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Jim Carter (1948)

Type :  


Jim Carter is an English actor.


 early life
Carter was born in Harrogate, Yorkshire, England. His father worked for the Air Ministry and his mother was a land girl and later a school secretary. Carter attended Ashville College, Harrogate, where he was head boy in his final year, and the University of Sussex where he studied law and became a leading light of the fledgling Drama Society, playing Sgt Musgrave in the first student production at the newly built Gardner Arts Centre theatre. He dropped out of university after two years to join a fringe theatre group in Brighton.

 acting career
Carter's film credits include Top Secret! , A Month in the Country , The Madness of King George , Richard III , Brassed Off , Shakespeare in Love , The Little Vampire , Ella Enchanted , and Detective Victor Getz in The Thief Lord . He plays John Faa in The Golden Compass , the first film in the adaptation of the His Dark Materials trilogy, and also stars in House Of 9 as The Watcher, and the executioner in "Alice in Wonderland".

His television credits include Lipstick on Your Collar , Cracker, , The Way We Live Now , The Singing Detective , Arabian Nights , The Chest , Red Riding , A Very British Coup and the Hornblower episode "Duty" and in "Midsomer Murders" episode "The Fisher King" as Nathan Green. He also plays Captain Brown in the five-part BBC series Cranford and Mayor Waldo in the US miniseries Dinotopia . In September 2010 he made his first appearance as the butler, Mr Carson in the ITV period drama Downton Abbey .

Began acting professionally in "the early 1970s."

His answer to the question: "If you hadn't become an actor, what would you have done professionally?" Answer: "I wouldn't have pursued law - I'd actually dropped out of law into English, I'd even changed my course. But when the offer came from this fringe theatre group, the Brighton Combination, to leave university and join them for five quid a week, it was like a door opening, and there wasn't a moment's hesitation. I walked through that door and never looked back. I have never earned a penny from doing anything apart from acting. I have never had another job."

His first paid job for ₤5 a week with free board and lodging was in a play called Gum and Goo by Howard Brenton for The Brighton Combination. Howard Brenton's Gum and Goo was first produced by the Brighton Combination in 1969.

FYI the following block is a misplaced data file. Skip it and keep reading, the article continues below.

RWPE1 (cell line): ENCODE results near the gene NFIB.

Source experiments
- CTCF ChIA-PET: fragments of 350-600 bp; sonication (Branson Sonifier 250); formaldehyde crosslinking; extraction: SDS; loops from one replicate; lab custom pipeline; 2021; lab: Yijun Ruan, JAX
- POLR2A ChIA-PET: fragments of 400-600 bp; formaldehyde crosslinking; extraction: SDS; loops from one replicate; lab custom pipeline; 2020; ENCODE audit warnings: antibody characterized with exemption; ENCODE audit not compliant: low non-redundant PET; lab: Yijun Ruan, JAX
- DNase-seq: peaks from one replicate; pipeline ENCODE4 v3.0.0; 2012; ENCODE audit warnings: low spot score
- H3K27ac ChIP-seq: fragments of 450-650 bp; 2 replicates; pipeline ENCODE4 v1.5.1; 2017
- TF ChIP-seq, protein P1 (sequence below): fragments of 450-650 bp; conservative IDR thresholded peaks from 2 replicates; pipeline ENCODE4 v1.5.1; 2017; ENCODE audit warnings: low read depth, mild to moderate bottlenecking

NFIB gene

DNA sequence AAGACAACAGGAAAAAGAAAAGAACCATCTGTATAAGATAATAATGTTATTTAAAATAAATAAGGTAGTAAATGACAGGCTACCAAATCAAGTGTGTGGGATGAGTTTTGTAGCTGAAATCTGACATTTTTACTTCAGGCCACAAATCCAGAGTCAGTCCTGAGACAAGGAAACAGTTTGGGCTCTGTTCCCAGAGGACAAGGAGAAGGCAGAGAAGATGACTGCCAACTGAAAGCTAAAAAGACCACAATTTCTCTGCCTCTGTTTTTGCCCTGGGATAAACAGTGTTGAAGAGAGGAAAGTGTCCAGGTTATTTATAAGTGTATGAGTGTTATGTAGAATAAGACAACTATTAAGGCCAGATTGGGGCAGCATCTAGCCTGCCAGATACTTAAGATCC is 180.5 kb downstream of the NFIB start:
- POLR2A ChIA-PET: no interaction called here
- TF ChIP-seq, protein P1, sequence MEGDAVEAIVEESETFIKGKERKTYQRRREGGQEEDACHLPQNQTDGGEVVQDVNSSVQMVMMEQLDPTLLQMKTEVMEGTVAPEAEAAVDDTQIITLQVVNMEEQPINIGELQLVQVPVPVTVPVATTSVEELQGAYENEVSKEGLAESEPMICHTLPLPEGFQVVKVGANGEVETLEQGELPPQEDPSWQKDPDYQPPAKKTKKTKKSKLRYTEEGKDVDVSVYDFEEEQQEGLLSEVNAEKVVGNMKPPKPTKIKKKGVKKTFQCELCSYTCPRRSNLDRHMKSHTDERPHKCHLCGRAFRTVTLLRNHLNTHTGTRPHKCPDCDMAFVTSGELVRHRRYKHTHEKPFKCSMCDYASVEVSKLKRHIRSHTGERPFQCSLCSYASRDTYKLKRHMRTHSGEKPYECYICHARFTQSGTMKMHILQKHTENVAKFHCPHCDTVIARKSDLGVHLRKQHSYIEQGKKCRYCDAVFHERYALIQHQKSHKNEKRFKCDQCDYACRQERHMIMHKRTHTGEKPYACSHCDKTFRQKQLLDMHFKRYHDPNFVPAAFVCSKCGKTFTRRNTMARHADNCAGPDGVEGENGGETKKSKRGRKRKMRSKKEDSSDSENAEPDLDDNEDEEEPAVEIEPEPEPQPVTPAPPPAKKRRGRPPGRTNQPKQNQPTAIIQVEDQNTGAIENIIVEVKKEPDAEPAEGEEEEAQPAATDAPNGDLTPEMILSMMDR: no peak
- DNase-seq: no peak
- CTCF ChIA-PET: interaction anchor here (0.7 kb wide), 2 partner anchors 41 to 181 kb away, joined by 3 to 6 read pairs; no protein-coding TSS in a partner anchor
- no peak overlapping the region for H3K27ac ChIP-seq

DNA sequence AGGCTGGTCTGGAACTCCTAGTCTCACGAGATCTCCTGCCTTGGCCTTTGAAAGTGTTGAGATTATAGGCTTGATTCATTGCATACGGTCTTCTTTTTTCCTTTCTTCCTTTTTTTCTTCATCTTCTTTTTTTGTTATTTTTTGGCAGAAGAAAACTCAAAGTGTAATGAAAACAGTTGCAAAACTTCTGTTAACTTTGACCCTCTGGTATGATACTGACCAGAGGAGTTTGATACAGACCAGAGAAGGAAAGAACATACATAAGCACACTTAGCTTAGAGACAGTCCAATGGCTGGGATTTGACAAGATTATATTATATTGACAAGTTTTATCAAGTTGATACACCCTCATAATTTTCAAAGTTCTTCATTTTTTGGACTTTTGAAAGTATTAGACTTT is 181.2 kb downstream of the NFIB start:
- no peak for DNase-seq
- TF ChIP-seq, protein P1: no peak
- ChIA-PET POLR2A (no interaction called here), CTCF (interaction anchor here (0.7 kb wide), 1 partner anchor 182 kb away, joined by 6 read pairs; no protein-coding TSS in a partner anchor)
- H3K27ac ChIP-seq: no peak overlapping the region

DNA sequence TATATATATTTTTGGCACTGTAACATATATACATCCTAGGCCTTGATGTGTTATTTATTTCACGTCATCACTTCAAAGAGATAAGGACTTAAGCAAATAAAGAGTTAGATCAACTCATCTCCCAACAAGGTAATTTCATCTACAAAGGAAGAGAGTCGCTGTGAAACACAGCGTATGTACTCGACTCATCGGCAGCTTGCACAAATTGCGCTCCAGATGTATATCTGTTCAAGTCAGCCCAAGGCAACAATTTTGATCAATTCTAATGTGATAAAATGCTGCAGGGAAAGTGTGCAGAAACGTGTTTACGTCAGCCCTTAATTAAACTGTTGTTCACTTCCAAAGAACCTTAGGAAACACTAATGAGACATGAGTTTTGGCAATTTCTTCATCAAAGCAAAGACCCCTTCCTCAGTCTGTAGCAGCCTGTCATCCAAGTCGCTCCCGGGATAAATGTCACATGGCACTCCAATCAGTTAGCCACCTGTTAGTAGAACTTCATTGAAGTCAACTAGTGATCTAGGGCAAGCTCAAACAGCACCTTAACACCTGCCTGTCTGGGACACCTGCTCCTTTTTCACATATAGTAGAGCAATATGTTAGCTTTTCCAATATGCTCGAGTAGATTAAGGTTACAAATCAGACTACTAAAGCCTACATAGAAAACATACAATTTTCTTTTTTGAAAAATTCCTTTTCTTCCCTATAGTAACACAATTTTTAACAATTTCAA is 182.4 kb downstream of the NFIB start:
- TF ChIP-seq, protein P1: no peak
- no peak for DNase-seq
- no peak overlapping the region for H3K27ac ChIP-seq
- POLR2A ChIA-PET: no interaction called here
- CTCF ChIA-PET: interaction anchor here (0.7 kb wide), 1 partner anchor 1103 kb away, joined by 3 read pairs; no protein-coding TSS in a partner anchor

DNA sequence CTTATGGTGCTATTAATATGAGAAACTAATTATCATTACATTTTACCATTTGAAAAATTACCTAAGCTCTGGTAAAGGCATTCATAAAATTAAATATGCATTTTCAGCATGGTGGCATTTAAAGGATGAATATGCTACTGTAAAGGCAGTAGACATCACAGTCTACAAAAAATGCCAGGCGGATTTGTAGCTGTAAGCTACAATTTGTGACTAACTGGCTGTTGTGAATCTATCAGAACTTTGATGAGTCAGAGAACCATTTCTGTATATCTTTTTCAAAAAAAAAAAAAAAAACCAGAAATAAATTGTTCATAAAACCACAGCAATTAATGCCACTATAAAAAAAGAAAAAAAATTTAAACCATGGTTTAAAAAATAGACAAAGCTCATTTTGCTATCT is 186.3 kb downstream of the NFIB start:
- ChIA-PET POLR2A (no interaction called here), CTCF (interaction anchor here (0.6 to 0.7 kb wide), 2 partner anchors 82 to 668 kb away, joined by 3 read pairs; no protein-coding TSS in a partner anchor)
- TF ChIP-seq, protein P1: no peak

Appeared in Howard Brenton's Winter Daddykins in July 1968 for the Brighton Combination. It was directed by Barry Edwards and Carter performed with Fiona Baker and Lily Sue Todd. This is probably the play referred to in Jenny Harris' website that took place on July 9, 1968 in the Brighton Combination's cafe. Jenny Harris was one of the initiators of the Brighton Combination. Jim Carter mentioned her in one interview as one who started the Brighton Combination. She was then head of the National Theatre's education department.

In 1970, he performed in the show Come Together at London's Royal Court Theatre together with The Brighton Combination and the Ken Campbell Roadshow along with other theatre personalities and groups. The Royal Court's Come Together Festival was on the cover page of Plays and Players magazine issue of December 1970. Scenes from this festival are also featured in this issue. The Come Together festival opened at the Royal Court Theatre on October 21, 1970 and contributed to one of the Royal Court's best years. The festival brought the avante-garde like the Brighton Combination and Ken Campbell into the Court. The Brighton Combination presented "The NAB Show", a politically oriented account of the National Assistance Board.

He first worked at The Combination Theatre Company in Brighton. Later he joined the Newcastle University Theatre where he played, among other parts, Estragon in Waiting for Godot. From 1974 to 1976 he toured America with the Ken Campbell Roadshow and on his return joined the Phoenix Theatre in Leicester. In 1977 he joined the National Theatre Company where he appeared as Dom Fiollo in The Hunchback of Notre Dame at the Cottesloe Theatre. In 1978 he became a member of the Young Vic Company appearing as Stephano in The Tempest, Buckingham in Richard III and Mephistopheles in Faust. In 1978 he went to America to study in a circus school where he learned juggling, unicycling and tightrope walking. In May 21-June 29, 1980 he played Trebonius/Marullus/Poet in a Julius Caeasar production of Riverside Studios directed by Peter Gill. He performs magic acts in cabarets. The Young Vic's Richard III production in 1978, which featured James Carter with, among others, Bill Wallis and Michael Attwell, was directed by Michael Bogdanov. He also performed in the Young Vic production of Bartholomew Fair in 1978. It was also directed by Michael Bogdanov.

Was a member of The Madhouse Company of London, a comedy troupe which performed in Boston in the 1970s; together with the late Marcel Steiner (1931-1999), Marc Weil, and Tommy Shands. Ken Campbell was also associated with the group. The Madhouse Co. was an offshoot of the Ken Campbell's Roadshow that came to New York and Boston. It broke up eventually and Steiner and Carter returned to England. The Madhouse Co. was in Cambridge, Mass. in August 1976. The Madhouse Company of London was mentioned and its shows advertised and reviewed in several New York magazine issues from April 1974 to March 1975.
Marc Weil created The Madhouse Company of London in 1973.

In June to August 2005, he appeared in The President of an Empty Room at the National Theatre . When he did this he had not done theatre in 14 years. He considers his appearance in Richard Eyre's 1982 National Theatre revival of Guys and Dolls a significant moment. It was when he met his future wife, Imelda Staunton, who also appeared in this play. He considers Richard Eyre and Howard Davies two of his favourite directors. He left university to join the fringe theatre group Brighton Combination "for five quid a week." He has been acting since then and has "never earned a penny from doing anything apart from acting." He also taught magic and juggling and does magic acts in cabaret circuits. At the Young Vic he was earning ₤65 a week. He was with the Brighton Combination still when it moved to London and opened a theatre called the Albany in Deptford. In his own words: "The Brighton Combination moved to London and started a theatre called the Albany in Deptford, and I was with them then."